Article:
SEATTLE — In honor of Pride Month, KIRO 7 is celebrating the contributions of the LGBTQIA community past, present and future.
Pioneer Square’s queer history is largely invisible, but historian and UW Ph.D. candidate Julian Barr is preserving it through stories and with an interactive map.
“Before the Stonewall riots in New York, and Pride starts in the ’70s, there are a lot more going on. There’s a long history of queer folks coming together, finding space, living a life,” said Barr.
On a quest to reach a wider audience, Barr created “Pioneer Square and the Making of Queer Seattle,” an interactive digital story map. Before the pandemic, Barr was also giving walking tours to those seeking a more in-depth experience to understand how the city’s “first neighborhood” developed into a queer community in the late 1800s. Pointing out the transformation of the neighborhood and the stories of their disappearance.
“It’s not being treated well, the city kind of doesn’t care about it. But that’s the opening, that’s when you can have a little bit more freedom to make a bar in a basement where gay (people) and lesbians are gathering. It had this reputation of being things like seedy… but in reality, it’s opening that door,” said Barr.
Barr notes Pioneer Square became a gathering place for the LGBTQIA community. In the 1930s, bars and clubs started to open including the Double Header, the Casino and Six Eleven Tavern. At the time, same-sex dancing was not legal, so these establishments like many others would pay off police.
“They are doing this other thing that caused a lot of instability for the bars. It was a ton of money. You couldn’t succeed, you have to get really popular to succeed, so it’s this other form of harassment,” said Barr.
In the late ’60s the police payoffs were ultimately exposed to the FBI and legislation was passed to stop the harassment.
“Queer history matters so much more before Stonewall and after. Both time periods are so essential because you wouldn’t have had things like Pride here in Seattle in the ’70′s which started in Pioneer Square if it wasn’t before the decades before,” said Barr.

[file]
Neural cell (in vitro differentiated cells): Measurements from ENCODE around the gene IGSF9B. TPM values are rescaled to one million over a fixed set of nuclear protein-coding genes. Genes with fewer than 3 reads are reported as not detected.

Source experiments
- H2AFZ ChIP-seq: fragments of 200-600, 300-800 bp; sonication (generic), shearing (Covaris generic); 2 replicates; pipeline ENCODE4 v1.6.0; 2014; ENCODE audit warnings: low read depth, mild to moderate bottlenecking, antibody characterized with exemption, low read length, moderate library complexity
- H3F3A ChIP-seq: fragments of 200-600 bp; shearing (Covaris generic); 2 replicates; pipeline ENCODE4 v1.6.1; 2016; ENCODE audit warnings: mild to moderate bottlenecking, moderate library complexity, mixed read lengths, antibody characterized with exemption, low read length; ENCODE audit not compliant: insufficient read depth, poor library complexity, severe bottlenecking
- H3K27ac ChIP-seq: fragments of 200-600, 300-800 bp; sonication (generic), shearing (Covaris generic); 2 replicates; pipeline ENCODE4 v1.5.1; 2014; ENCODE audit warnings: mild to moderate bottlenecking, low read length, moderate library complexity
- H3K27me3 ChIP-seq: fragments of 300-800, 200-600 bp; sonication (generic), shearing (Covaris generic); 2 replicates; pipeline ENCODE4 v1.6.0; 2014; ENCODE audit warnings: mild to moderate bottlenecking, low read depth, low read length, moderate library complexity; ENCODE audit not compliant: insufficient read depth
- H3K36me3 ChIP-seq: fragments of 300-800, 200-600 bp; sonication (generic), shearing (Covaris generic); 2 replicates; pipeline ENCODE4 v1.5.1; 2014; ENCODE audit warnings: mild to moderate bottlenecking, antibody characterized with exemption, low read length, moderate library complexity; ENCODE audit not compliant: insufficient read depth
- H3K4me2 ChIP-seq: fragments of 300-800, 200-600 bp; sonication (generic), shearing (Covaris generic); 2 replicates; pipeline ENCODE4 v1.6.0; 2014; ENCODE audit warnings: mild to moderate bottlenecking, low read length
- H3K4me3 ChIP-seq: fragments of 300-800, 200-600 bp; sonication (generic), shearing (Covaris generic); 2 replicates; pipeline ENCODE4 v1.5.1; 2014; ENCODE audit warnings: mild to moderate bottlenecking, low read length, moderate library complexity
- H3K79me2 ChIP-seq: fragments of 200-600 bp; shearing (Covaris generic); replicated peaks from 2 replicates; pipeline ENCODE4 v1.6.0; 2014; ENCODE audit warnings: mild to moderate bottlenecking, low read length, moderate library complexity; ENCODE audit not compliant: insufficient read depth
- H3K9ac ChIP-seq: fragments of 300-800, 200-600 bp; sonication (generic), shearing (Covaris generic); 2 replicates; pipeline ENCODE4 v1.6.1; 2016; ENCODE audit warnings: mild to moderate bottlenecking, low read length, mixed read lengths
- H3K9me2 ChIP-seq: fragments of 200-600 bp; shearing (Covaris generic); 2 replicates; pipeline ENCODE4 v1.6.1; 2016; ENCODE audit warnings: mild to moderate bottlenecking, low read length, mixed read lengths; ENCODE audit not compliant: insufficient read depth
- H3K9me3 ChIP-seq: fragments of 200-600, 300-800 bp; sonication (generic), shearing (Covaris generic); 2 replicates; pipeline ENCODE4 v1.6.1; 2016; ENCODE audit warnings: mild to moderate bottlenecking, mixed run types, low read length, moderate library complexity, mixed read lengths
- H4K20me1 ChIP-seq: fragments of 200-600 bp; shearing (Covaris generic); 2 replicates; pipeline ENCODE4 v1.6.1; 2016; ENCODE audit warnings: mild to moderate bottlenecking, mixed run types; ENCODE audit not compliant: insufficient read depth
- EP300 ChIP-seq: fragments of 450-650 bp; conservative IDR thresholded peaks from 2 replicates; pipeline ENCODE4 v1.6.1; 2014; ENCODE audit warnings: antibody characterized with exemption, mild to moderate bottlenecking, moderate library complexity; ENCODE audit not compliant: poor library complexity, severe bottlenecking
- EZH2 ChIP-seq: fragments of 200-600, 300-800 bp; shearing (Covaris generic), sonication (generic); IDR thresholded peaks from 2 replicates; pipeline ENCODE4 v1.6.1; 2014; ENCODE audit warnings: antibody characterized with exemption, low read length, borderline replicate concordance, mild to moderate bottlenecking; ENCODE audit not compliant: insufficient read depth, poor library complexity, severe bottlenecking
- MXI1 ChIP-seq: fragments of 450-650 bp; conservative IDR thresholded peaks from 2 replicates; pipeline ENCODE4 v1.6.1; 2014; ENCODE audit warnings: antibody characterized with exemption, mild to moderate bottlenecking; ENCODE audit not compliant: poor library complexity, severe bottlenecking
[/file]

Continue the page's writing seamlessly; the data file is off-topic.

Occidental Park in the heart of Pioneer Square was also iconic for the queer community. It was the location for the first Seattle Pride parade in 1974. In 1978, it was a place for protests and political organizing, ultimately blocking Initiative 13 to uphold gay and lesbian rights.
“All these organizations really focused here in Pioneer Square was because of its long queer history and getting folks involved and getting the community involved, and it worked, it did not pass,” said Barr.
Barr’s mission to share his knowledge has been especially enlightening for the younger generation.
“That really genuine excitement to know what was past life like and what does that mean especially when you’ve grown up in a world where you’ve had marriage equality for a pretty extensive time now, but what does that mean when you didn’t have any of that,” said Barr.
And while the neighborhood may not physically reflect its rich LGBTQIA history, Barr is committed to making sure the stories and memories are being passed on and preserved.
To check out Barr’s “Pioneer Square and the Making of Queer Seattle” interactive map.
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